Yunnan's largest collection of historical and archaeological artifacts will soon relocate to an updated home. After nearly four years of construction, the new Yunnan Provincial Museum is nearly complete and scheduled to open to the public in May.
The new facility sits on a ten hectare site near the eastern portion of Guangfu Lu in Kunming's Guandu District. Work on the building's bronze facade and interior structure is finished and construction crews are now installing utilities, tearing down temporary buildings and landscaping the surrounding gardens.
Workers are expected to begin the delicate task of moving the museum's 198,000 piece collection — which includes 500 objects deemed 'national treasures' — to the new location. The center will open it doors for a free exhibition on May 18, which is International Museum Day.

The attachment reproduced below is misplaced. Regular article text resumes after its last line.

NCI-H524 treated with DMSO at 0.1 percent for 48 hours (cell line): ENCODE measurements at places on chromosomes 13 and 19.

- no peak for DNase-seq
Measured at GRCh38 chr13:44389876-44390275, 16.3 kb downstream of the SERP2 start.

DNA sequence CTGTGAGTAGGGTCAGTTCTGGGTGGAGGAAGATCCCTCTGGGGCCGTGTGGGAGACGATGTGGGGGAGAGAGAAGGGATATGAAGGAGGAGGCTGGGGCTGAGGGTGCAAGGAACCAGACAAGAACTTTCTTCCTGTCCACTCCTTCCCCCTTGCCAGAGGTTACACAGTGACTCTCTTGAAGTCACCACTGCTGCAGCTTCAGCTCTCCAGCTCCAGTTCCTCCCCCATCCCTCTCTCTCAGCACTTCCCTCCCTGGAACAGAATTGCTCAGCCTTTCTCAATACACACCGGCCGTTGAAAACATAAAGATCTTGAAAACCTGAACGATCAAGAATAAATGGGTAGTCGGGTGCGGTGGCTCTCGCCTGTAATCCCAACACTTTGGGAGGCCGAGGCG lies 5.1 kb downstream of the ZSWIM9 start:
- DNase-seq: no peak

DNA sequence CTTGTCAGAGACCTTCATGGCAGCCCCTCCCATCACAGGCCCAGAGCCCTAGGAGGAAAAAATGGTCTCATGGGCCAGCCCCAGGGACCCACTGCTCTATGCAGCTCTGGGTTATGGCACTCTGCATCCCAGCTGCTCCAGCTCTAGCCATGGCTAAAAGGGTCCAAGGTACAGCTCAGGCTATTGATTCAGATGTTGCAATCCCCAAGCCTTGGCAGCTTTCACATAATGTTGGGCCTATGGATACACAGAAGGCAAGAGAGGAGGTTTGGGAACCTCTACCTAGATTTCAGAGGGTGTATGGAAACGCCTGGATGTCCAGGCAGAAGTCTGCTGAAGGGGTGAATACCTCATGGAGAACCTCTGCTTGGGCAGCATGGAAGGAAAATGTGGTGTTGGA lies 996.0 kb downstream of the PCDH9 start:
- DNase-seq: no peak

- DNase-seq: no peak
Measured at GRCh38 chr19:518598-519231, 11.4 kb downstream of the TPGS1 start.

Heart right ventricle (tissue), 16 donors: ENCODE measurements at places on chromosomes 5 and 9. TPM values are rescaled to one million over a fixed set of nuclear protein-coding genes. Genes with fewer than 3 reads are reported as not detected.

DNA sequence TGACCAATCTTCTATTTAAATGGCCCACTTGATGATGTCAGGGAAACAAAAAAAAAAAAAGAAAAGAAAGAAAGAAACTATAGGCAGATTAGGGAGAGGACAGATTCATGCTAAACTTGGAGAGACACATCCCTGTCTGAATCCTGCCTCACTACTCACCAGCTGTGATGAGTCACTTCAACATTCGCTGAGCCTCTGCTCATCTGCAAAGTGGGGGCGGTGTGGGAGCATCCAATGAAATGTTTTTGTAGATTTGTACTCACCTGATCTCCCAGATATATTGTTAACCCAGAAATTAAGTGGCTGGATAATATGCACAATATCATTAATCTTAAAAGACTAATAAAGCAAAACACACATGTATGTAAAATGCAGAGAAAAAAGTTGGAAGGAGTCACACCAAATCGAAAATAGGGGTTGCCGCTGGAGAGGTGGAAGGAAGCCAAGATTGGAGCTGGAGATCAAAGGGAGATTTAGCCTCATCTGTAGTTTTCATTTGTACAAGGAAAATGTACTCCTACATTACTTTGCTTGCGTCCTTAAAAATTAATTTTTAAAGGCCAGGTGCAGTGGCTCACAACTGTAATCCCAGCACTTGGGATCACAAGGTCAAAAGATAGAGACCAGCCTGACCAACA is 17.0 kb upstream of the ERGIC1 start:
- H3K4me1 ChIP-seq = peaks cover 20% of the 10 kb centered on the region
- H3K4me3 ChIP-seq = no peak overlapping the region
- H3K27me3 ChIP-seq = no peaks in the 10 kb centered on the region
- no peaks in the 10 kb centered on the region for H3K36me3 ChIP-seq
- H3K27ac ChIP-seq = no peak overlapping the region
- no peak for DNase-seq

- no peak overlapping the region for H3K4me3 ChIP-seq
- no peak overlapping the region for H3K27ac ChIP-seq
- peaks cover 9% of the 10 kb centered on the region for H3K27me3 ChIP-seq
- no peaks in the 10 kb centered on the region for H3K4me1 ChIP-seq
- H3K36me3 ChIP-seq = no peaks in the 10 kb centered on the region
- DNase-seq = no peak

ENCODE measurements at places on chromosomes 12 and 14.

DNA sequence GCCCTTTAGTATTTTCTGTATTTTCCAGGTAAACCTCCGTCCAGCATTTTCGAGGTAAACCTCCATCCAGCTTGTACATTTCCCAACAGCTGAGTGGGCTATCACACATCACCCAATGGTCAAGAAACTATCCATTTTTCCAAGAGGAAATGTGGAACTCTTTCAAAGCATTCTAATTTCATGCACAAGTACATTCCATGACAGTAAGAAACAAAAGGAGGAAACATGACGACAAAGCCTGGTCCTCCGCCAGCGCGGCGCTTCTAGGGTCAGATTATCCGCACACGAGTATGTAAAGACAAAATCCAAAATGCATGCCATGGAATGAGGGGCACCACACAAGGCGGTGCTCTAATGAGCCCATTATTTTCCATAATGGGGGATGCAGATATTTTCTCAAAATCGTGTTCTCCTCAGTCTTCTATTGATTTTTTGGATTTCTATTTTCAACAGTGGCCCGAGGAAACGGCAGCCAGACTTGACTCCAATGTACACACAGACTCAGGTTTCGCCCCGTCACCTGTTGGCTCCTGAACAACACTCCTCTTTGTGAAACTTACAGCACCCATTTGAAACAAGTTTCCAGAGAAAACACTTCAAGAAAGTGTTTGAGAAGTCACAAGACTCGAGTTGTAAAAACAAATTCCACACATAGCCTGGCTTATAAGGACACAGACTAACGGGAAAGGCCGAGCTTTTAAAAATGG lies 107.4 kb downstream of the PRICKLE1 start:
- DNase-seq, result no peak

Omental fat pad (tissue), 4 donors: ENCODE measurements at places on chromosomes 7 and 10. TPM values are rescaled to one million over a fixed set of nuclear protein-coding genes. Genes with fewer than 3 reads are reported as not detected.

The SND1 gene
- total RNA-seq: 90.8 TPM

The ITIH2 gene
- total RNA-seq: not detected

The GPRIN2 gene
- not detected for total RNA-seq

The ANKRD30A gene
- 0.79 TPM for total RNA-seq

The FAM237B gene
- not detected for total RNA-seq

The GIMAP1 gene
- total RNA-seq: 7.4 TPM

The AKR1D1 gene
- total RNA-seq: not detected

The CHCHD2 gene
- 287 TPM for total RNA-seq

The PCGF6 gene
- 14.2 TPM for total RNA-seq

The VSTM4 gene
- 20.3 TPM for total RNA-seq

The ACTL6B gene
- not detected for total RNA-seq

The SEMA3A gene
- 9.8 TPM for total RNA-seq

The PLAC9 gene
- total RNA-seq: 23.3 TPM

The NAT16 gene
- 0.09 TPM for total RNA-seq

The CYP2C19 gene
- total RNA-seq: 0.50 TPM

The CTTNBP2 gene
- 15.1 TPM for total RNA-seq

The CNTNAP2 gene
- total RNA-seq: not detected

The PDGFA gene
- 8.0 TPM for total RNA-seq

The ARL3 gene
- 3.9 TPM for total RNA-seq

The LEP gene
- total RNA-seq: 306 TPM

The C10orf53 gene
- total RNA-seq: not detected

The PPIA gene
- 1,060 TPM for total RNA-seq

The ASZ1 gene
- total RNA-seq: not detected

The building was created by architecture design firm Rocco, which among many other projects, drafted plans for the administrative headquarters building in Hong Kong. According to the firm's website, the Yunnan Provincial Museum blueprint:
...derive[s] from the potent imagery of Yunnan's famed local 'stone forest', the dramatic geological landscape sculpted by nature over millions of years. It is the geography of raw, powerful beauty combined with the idea of stacked boxe[s] holding diverse and fragile historical treasures.
In a further nod to Yunnan's reputation of having a generally pleasant environment, designers incorporated solar panels and a natural ventilation system to reduce the facility's carbon footprint. At 50,000 square meters, the 500 million yuan (US$82.6 million) building dwarfs the existing Provincial Museum on Wuyi Lu, which has 2,400 square meters of exhibition space.
Curators told reporters they expect the new space will afford them more opportunities to showcase the museum's extensive collection of bronzes, paintings and other cultural relics, only one-tenth of which is available for viewing at the current location. The Wuyi Lu location will remain open following the move, its focus shifting to hosting traveling art exhibitions.